The Yoga of Devotion Seeks a Divine Fulfillment Through Personal Relations with the Divine

The Yoga of devotion takes up the basic nature of the human being and both acknowledges and accepts the idea that the part of our being that is capable of emotion, relationship, love and devotion actually has its rationale and basis and that we can approach the Divine from this inherent aspect of our nature.

The path of devotion does not accept the finality or sole existence of the Impersonal Divine without a personal aspect. Sri Aurobindo explains: “We can obey it as a Law, lift our souls to it in aspiration towards its tranquil being, grow into it by shedding from us our emotional nature; the human being in us is not satisfied, but is quieted, balanced, stilled.”

This highlights the essential difference in approach between the Yoga of knowledge and the Yoga of devotion: “But the Yoga of devotion, agreeing in this with Religion, insists on a closer and warmer worship than this impersonal aspiration. It aims at a divine fulfilment of the humanity in us as well as of the impersonal part of our being; it aims at a divine satisfaction of the emotional being of man. It demands of the Supreme acceptance of our love and a response in kind; as we delight in Him and seek Him, so it believes that He too delights in us and seeks us.”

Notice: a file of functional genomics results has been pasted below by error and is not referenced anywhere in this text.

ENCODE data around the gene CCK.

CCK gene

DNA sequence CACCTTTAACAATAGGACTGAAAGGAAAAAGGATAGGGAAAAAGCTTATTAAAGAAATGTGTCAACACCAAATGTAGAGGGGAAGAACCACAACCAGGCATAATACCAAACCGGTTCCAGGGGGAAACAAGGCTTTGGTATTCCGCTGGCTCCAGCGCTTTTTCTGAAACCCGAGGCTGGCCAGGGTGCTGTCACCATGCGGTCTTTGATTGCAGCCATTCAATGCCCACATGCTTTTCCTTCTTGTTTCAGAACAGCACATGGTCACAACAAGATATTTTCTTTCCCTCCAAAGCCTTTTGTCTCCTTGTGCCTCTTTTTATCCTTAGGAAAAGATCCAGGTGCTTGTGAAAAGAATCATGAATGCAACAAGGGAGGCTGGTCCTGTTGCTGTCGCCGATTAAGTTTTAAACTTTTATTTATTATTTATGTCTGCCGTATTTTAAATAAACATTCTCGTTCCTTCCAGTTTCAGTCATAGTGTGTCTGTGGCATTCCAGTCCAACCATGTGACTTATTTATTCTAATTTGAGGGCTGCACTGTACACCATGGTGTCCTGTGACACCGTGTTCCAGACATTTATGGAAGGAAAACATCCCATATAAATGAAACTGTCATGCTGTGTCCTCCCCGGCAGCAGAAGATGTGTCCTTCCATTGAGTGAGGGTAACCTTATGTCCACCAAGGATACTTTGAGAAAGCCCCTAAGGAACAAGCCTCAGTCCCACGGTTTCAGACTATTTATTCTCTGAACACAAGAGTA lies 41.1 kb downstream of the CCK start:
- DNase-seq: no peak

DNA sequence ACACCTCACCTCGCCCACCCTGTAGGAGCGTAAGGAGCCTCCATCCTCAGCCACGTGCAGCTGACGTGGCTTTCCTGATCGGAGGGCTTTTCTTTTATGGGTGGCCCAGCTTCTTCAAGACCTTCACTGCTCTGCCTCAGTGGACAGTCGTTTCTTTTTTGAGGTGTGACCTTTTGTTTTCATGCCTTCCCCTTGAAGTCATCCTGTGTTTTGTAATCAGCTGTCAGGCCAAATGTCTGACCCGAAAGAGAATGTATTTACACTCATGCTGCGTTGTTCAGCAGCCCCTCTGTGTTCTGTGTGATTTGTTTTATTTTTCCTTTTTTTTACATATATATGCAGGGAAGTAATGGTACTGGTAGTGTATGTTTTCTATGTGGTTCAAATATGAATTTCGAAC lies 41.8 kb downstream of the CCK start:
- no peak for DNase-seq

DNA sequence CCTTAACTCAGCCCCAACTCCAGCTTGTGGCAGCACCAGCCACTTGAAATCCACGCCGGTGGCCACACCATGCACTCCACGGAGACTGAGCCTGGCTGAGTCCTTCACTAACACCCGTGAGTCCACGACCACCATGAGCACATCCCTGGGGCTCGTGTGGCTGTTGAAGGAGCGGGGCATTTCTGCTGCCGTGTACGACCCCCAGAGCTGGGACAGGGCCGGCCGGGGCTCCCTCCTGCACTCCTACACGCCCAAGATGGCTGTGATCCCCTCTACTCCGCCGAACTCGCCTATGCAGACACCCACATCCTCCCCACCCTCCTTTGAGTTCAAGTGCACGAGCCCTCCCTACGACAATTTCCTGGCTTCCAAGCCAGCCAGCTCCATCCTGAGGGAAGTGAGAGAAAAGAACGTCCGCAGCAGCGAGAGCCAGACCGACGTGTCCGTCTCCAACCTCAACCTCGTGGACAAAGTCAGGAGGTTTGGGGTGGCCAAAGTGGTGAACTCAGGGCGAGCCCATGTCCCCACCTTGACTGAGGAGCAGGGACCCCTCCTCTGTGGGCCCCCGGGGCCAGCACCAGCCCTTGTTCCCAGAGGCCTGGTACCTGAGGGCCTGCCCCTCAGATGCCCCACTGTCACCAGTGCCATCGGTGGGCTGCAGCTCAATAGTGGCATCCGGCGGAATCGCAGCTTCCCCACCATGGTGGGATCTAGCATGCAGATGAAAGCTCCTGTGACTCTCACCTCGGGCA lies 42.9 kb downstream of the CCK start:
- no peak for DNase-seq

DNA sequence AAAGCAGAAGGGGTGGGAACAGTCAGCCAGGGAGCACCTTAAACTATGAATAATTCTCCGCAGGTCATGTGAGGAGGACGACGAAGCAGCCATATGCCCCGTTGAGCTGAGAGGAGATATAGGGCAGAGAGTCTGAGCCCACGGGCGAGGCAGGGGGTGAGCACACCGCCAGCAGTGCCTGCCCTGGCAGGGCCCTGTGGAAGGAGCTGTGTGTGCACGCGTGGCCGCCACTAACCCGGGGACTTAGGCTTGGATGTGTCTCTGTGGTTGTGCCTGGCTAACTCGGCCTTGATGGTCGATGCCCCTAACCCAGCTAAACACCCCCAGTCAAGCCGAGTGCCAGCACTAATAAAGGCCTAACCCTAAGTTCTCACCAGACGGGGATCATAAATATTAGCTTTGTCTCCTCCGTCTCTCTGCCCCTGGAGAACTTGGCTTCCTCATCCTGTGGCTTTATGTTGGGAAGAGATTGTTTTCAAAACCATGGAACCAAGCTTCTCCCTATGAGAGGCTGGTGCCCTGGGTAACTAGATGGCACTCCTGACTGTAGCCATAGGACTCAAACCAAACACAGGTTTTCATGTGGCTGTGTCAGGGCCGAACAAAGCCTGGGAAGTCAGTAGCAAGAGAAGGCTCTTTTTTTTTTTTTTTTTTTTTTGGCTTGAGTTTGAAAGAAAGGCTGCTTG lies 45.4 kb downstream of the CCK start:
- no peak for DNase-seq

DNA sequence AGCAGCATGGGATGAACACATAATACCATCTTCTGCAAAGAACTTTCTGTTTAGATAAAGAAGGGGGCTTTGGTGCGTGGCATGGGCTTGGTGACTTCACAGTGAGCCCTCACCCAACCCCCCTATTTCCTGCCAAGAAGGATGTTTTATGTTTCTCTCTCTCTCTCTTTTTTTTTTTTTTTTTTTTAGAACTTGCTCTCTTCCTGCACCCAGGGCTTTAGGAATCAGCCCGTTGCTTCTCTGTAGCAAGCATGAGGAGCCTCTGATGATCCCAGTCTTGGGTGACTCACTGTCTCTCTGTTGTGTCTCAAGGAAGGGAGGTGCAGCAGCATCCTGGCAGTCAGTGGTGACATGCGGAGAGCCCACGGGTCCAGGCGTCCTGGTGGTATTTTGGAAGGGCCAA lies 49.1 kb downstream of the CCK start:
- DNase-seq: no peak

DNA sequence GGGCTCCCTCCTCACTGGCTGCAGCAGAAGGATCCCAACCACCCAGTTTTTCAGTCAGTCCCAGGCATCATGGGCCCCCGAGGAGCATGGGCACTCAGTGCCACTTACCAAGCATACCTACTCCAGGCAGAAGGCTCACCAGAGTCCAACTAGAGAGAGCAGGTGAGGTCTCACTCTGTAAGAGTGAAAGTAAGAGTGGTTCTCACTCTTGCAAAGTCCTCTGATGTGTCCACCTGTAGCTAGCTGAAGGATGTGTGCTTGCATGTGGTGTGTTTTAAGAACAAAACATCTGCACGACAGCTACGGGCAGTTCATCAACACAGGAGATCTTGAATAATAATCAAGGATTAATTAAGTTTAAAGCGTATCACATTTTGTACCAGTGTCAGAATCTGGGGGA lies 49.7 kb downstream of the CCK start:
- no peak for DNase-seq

In response to the idea that it is irrational to assume that the Divine either can or does take notice in the human individual, the Yoga of devotion holds that it is this Divine notice that creates the possibility for the human turning towards the Divine in the first place: “…for if the supreme and universal Being did not take any delight in us, it is not easy to see how we could have come into being or could remain in being, and if He does not at all draw us towards him,–a divine seeking of us,–there would seem to be no reason in Nature why we should turn from the round of our normal existence to seek Him.”

Sri Aurobindo, The Synthesis of Yoga, Part Three: The Yoga of Divine Love, Chapter 2, The Motives of Devotion, pp. 532-533

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